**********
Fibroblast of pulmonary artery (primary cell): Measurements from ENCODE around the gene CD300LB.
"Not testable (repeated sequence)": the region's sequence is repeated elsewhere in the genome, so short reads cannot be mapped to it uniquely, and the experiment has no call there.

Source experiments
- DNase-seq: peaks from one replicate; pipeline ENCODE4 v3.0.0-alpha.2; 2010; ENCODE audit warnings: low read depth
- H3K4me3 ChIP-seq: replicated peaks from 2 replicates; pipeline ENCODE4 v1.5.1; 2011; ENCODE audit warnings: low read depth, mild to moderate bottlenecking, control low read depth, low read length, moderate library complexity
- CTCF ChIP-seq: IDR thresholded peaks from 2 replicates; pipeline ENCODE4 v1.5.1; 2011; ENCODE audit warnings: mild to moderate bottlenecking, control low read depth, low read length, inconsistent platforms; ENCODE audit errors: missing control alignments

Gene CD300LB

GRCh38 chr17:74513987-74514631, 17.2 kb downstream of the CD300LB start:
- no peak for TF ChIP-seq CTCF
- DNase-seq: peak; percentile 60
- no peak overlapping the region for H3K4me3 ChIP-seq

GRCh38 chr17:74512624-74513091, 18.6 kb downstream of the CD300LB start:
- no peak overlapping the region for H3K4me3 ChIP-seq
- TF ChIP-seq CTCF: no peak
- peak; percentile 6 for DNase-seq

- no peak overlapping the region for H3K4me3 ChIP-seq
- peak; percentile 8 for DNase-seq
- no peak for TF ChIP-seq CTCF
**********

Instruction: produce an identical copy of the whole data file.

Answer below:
Fibroblast of pulmonary artery (primary cell): Measurements from ENCODE around the gene CD300LB.
"Not testable (repeated sequence)": the region's sequence is repeated elsewhere in the genome, so short reads cannot be mapped to it uniquely, and the experiment has no call there.

Source experiments
- DNase-seq: peaks from one replicate; pipeline ENCODE4 v3.0.0-alpha.2; 2010; ENCODE audit warnings: low read depth
- H3K4me3 ChIP-seq: replicated peaks from 2 replicates; pipeline ENCODE4 v1.5.1; 2011; ENCODE audit warnings: low read depth, mild to moderate bottlenecking, control low read depth, low read length, moderate library complexity
- CTCF ChIP-seq: IDR thresholded peaks from 2 replicates; pipeline ENCODE4 v1.5.1; 2011; ENCODE audit warnings: mild to moderate bottlenecking, control low read depth, low read length, inconsistent platforms; ENCODE audit errors: missing control alignments

Gene CD300LB

GRCh38 chr17:74513987-74514631, 17.2 kb downstream of the CD300LB start:
- no peak for TF ChIP-seq CTCF
- DNase-seq: peak; percentile 60
- no peak overlapping the region for H3K4me3 ChIP-seq

GRCh38 chr17:74512624-74513091, 18.6 kb downstream of the CD300LB start:
- no peak overlapping the region for H3K4me3 ChIP-seq
- TF ChIP-seq CTCF: no peak
- peak; percentile 6 for DNase-seq

- no peak overlapping the region for H3K4me3 ChIP-seq
- peak; percentile 8 for DNase-seq
- no peak for TF ChIP-seq CTCF